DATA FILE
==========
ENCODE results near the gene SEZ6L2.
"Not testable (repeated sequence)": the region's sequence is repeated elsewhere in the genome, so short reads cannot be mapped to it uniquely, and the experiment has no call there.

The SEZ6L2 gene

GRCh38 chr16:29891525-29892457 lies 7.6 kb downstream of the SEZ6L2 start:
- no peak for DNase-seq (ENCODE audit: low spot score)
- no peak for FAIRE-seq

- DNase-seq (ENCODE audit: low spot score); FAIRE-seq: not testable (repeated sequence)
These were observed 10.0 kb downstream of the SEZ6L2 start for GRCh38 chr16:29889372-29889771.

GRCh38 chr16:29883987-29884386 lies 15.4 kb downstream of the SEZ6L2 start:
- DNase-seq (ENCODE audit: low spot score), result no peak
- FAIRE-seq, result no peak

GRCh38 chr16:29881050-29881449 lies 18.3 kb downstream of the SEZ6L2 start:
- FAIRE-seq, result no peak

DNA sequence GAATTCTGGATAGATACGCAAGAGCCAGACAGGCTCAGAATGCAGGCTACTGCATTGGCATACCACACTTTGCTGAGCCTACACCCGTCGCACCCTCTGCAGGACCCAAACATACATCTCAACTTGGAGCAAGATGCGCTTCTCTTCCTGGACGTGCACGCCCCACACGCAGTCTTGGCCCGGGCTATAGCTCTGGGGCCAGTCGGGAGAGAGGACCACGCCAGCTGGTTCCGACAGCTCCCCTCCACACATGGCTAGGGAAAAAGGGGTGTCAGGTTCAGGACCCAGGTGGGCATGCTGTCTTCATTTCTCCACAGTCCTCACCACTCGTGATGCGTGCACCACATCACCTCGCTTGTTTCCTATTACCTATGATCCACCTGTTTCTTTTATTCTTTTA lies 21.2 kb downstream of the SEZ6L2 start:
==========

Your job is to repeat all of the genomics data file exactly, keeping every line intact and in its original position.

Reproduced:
ENCODE results near the gene SEZ6L2.
"Not testable (repeated sequence)": the region's sequence is repeated elsewhere in the genome, so short reads cannot be mapped to it uniquely, and the experiment has no call there.

The SEZ6L2 gene

GRCh38 chr16:29891525-29892457 lies 7.6 kb downstream of the SEZ6L2 start:
- no peak for DNase-seq (ENCODE audit: low spot score)
- no peak for FAIRE-seq

- DNase-seq (ENCODE audit: low spot score); FAIRE-seq: not testable (repeated sequence)
These were observed 10.0 kb downstream of the SEZ6L2 start for GRCh38 chr16:29889372-29889771.

GRCh38 chr16:29883987-29884386 lies 15.4 kb downstream of the SEZ6L2 start:
- DNase-seq (ENCODE audit: low spot score), result no peak
- FAIRE-seq, result no peak

GRCh38 chr16:29881050-29881449 lies 18.3 kb downstream of the SEZ6L2 start:
- FAIRE-seq, result no peak

DNA sequence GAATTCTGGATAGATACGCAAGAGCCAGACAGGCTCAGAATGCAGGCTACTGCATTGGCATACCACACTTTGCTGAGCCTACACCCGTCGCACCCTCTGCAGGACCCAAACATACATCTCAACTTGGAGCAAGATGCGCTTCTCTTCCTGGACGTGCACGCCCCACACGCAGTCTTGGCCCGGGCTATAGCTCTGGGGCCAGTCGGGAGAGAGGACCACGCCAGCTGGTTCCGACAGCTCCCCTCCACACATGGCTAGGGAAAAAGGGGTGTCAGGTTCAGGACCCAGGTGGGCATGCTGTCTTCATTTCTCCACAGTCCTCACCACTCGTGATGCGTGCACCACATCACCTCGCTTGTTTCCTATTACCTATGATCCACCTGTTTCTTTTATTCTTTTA lies 21.2 kb downstream of the SEZ6L2 start: